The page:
Thursday we are headed for London to see my son Silas row the pair for the US. I’m really excited, mostly for reasons having to do with seeing his dream come true. If he had qualified for the world Twiddlywinks championship I assume I would feel similar parental pride.
But there’s also something about the Olympics.
What’s not to like?
–the commercialism. (Did you know you can’t make a t-shirt with the Olympic rings? They are too important a source of revenue.)
–the nationalism. I’m as patriotic as the next guy, but I think the Olympics are at their best when we come to admire an athlete who excels despite the fact he’s not an American. Usain Bolt is a great example.
Does it really matter whether China wins more medals than we do? Not to me.
What’s good about the Olympics is that athletes who ordinarily work in utter obscurity gain, for a fleeing moment, worldwide attention. If I had my way they would eliminate basketball, soccer and cycling, which have their own world-focused events. Swimming and track, on the other hand, are only really feted every four years. And other sports–like rowing–are even more obscure.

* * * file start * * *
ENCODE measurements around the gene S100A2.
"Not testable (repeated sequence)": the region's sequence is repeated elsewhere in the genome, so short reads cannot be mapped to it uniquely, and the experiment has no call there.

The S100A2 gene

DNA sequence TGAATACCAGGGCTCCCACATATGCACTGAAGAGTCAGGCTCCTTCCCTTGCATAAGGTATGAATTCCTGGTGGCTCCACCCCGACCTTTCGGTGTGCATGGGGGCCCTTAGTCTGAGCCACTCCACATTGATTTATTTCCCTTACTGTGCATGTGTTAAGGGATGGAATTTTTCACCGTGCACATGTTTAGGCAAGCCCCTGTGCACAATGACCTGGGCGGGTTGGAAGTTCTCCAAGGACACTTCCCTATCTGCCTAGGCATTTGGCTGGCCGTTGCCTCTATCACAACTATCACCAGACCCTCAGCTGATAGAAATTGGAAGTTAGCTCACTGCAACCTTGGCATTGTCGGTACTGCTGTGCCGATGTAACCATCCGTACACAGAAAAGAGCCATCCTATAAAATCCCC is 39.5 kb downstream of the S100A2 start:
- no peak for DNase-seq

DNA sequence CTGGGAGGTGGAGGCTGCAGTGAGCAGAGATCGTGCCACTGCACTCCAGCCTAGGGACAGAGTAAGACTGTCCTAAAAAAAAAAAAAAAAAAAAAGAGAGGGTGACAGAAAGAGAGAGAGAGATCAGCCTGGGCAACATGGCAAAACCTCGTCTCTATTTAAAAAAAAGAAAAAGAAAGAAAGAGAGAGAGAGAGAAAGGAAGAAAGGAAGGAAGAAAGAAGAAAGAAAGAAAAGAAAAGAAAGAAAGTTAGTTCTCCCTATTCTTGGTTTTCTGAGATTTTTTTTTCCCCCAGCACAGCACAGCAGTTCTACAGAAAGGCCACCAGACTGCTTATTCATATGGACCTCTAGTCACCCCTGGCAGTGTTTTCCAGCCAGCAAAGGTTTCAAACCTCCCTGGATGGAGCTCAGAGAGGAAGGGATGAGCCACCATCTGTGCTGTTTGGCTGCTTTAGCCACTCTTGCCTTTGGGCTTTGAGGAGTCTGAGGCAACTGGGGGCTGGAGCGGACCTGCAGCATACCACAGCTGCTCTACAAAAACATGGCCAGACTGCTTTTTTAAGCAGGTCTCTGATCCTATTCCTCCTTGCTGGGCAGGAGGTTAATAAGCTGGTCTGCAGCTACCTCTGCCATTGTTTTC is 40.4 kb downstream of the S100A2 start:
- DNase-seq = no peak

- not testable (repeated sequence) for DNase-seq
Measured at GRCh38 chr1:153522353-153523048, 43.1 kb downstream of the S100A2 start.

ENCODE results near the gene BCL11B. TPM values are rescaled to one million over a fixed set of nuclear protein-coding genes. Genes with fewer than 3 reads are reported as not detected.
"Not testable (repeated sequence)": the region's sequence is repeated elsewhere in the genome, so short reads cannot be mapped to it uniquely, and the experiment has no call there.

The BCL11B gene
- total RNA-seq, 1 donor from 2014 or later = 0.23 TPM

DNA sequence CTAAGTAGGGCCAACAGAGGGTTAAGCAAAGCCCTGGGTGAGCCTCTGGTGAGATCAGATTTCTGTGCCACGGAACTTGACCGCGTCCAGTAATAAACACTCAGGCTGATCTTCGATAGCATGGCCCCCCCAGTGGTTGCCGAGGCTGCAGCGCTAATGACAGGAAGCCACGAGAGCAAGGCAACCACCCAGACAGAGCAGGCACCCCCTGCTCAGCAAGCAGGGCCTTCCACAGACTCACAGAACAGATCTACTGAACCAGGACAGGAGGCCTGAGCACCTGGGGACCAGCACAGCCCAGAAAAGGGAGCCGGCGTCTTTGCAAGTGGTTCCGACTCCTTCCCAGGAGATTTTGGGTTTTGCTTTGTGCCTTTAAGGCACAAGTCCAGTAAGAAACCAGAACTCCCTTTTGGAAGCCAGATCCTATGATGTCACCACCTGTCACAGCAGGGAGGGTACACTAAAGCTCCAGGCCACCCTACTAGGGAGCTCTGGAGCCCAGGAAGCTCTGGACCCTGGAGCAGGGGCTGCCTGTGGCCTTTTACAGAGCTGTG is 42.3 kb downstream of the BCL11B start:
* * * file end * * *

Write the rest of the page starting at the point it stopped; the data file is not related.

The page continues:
I can tell you from personal observation that these athletes work like dogs, in obscurity, in poverty, in order to compete. Preparing for the Olympics is a grueling full-time job with a stipend equal to a part-time job at McDonalds. Most of these athletes have spent years preparing. Most of them don’t make it. The Olympics is the one and only time when the world notices those who do.
You can watch basketball any day. Instead, follow a sport you don’t get to see, with athletes you never heard of. That’s what’s good about the Olympics.